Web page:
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# Data Representation

Two categories of number systems are:
a) Non-positional number systems (Roman and Greek number systems)
b) Positional number systems (Binary, Octal, Decimal, Hexadecimal number systems)

Positional number system is also known as place-value number system.

The base or radix tells the number of distinct graphic symbols used to represent numbers in a given number system.

The binary number system has base 2 as it supports 2 symbols: 0 and 1.
The octal number system has base 8 as it supports 8 symbols: 0, 1, 2, 3, 4, 5, 6, 7.
The hexadecimal number system has base 16 as it supports 16 symbols: 0, 1, 2, 3, 4, 5, 6, 7, 8, 9, A, B, C, D, E, F.

LSD: Least Significant Digit
MSD: Most Significant Digit
LSB: Least Significant Bit
MSB: Most Significant Bit

There are two ways of representing integers in binary:
a) Unsigned integers (can represent 0 and positive integers)
b) Signed integers (can represent, 0, positive and negative integers)

An unsigned integer containing N bits can have a value in the range 0 to 2N – 1.

There are three ways of representing signed integers:
a) Sign-magnitude representation
b) 1’s complement representation
c) 2’s complement representation

In sign-magnitude representation, the MSB is the sign bit, with 0 indicating positive and 1 indicating negative. The remaining bits represent the magnitude of the integer.

Drawbacks of sign-magnitude representation:
a) There are two representations for the number zero.
b) Positive and negative integers need to be processed separately.

1’s complement is calculated by replacing every 0s with 1s and vice-versa.

Drawbacks of 1’s complement representation:
a) There are two representations for the number zero.
b) Positive and negative integers need to be processed separately.

2’s complement is calculated by adding 1 to its 1’s complement.

a) There is only one representation for the number zero.
b) Positive and negative integers can be treated together.

Following are the various ways for representing floating point numbers in binary:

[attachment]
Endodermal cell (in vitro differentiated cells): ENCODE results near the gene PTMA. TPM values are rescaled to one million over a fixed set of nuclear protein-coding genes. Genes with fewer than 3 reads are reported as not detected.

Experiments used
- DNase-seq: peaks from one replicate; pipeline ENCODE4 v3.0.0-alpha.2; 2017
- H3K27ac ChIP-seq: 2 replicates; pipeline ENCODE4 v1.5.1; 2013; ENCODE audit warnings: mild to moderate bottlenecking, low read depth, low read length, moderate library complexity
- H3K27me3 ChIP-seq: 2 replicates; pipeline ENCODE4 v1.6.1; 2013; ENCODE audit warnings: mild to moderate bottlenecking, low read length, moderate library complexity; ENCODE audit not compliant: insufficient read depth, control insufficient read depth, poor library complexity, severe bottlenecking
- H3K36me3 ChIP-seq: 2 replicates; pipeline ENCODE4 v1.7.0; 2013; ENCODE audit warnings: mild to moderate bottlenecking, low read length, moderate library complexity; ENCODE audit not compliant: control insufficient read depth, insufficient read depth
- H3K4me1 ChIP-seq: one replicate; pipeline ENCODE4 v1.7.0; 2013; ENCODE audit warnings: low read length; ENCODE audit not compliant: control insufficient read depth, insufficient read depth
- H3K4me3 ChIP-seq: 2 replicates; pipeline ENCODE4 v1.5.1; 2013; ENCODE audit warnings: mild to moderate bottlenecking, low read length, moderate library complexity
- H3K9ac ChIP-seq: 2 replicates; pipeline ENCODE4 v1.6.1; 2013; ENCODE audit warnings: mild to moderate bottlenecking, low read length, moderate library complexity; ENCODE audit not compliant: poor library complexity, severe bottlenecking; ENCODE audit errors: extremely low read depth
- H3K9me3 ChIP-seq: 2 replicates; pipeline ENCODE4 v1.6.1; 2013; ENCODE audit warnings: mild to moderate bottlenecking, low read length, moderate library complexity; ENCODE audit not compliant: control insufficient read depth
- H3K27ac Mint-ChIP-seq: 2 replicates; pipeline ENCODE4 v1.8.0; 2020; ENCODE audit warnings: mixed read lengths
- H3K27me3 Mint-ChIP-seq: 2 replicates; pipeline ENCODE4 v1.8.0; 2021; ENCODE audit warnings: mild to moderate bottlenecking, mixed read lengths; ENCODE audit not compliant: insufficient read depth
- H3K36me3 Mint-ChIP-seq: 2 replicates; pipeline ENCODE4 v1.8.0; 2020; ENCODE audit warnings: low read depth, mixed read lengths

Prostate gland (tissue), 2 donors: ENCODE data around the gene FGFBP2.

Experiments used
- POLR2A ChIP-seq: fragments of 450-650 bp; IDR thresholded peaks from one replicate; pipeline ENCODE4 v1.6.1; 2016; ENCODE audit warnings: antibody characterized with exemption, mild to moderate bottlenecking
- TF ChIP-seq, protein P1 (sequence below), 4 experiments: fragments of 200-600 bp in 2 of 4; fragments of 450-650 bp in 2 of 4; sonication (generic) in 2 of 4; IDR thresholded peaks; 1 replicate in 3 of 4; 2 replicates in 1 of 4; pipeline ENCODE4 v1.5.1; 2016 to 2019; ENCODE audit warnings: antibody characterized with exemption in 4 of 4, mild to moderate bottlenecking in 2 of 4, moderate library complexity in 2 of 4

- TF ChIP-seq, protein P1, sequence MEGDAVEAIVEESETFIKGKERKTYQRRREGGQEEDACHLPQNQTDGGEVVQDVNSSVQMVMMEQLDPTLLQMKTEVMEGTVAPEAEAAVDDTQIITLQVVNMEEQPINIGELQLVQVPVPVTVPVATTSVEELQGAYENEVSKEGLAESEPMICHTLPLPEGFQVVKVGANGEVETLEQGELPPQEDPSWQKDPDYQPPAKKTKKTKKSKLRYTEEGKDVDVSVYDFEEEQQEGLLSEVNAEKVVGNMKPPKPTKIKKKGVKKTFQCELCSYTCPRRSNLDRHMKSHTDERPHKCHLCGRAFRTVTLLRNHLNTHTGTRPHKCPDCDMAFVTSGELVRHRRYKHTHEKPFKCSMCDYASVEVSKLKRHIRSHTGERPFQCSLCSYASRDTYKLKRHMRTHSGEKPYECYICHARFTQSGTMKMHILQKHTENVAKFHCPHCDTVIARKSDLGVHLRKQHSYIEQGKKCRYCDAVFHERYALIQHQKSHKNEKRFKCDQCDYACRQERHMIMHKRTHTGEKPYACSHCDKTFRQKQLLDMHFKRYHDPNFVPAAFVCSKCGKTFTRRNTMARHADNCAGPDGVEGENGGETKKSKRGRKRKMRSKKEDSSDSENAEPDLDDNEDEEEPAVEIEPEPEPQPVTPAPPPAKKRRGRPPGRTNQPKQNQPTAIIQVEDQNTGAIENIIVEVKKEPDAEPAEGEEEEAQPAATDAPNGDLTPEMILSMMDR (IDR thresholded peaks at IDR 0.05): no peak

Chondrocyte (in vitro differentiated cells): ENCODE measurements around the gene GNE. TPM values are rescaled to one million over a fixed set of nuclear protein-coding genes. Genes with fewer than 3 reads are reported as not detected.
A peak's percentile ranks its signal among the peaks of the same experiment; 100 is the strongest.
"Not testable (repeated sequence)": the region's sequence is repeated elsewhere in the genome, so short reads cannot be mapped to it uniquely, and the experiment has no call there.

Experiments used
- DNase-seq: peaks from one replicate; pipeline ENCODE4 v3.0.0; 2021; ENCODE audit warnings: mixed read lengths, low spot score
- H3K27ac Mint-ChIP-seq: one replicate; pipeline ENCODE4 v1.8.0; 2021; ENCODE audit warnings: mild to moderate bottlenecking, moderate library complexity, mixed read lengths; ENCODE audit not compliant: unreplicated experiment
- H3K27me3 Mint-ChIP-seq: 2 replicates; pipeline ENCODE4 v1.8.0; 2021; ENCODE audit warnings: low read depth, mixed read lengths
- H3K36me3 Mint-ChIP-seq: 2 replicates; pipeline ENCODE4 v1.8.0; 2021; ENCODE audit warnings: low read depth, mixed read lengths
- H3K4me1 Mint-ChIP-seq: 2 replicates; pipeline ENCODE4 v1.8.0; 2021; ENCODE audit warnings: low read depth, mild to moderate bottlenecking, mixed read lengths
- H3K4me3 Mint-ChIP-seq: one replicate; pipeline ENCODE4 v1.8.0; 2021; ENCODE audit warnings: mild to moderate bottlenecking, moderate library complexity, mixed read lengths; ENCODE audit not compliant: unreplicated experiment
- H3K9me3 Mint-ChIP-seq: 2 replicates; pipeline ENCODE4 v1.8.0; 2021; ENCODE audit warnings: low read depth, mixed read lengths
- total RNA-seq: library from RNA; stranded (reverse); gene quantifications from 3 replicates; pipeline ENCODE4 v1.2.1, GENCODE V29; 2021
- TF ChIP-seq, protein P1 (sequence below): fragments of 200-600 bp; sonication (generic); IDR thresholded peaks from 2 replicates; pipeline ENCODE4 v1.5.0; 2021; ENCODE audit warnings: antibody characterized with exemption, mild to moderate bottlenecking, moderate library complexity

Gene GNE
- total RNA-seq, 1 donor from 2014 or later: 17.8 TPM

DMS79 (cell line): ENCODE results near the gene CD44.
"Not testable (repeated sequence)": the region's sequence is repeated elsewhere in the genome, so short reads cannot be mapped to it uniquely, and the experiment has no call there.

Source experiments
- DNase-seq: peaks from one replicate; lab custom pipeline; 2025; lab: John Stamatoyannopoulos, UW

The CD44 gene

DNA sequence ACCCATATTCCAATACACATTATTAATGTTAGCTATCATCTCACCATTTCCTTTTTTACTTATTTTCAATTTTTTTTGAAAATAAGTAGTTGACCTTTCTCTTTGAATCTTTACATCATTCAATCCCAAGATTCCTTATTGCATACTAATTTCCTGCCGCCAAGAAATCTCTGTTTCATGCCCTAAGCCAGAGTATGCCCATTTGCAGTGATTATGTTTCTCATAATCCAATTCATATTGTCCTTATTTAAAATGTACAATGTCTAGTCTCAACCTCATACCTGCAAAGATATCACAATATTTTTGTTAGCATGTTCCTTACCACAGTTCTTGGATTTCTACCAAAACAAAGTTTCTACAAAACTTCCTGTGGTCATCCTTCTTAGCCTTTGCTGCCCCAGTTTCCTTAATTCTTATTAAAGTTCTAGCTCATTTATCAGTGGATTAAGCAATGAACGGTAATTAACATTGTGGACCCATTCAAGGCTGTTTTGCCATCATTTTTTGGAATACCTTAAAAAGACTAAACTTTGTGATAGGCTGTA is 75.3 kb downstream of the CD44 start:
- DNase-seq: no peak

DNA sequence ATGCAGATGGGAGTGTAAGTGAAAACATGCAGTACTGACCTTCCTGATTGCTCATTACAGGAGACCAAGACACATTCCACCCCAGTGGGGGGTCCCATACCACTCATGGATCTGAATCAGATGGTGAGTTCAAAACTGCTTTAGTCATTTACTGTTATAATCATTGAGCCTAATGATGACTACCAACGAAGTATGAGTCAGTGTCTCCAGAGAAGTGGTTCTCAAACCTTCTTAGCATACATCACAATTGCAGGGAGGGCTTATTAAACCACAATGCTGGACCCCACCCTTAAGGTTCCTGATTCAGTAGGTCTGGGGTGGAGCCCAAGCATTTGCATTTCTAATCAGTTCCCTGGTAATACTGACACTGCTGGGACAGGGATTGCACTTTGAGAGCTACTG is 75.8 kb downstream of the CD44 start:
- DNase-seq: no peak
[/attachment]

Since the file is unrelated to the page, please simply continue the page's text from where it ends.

a) Fixed-point representation: It splits the bits for representing number to the left of the decimal point and number to the right of the decimal point.
b) Scientific notation: The number is represented by using mantissa, base and exponent.
1.02 × 2-1
c) Normalized scientific notation: In this method, only a single non-zero digit before the radix point is used.
d) Mantissa-exponent notation: In this method, a floating-point binary number is represented in the following form:
Mantissa × 2exponent
e) Excess notation: It is a means of representing both positive and negative numbers such that the order of the bit patterns is maintained.

Mantissa is also sometimes referred to as significand.

Single precision numbers include an 8-bit exponent field and a 23-bit fraction, for a total of 32 bits.
Double-precision numbers include an 11-bit exponent field and a 52-bit fraction, for a total of 64 bits.

0 + 0 = 0
0 + 1 = 1
1 + 0 = 1
1 + 1 = 10
1 + 1 + 1 = 11

Binary subtraction:
0 – 0 = 0
1 – 0 = 1
1 – 1 = 0
10 – 1 = 1
0 – 1 = 1 with a borrow of 1

Binary multiplication:
0 × 0 = 0
0 × 1 = 0
1 × 0 = 0
1 × 1 = 1

Binary division:
0 ÷ 1 = 0
1 ÷ 1 = 1

8’s complement is found by first taking 7’s complement and then adding 1 to it.
16’s complement is found by first taking 15’s complement and then adding 1 to it.

ASCII stands for American Standard Code for Information Interchange. It is a 7-bit code, used for representing characters.
EBCDIC stands for Extended Binary Coded Decimal Interchange Code. It is an 8-bit code for representing various symbols.
Unicode is a 16-bit code that can represent characters from multiple languages.
ISCII stands for Indian Standard Code for Information Interchange. It is an 8-bit code that offers coding for Indian scripts, apart from ASCII characters.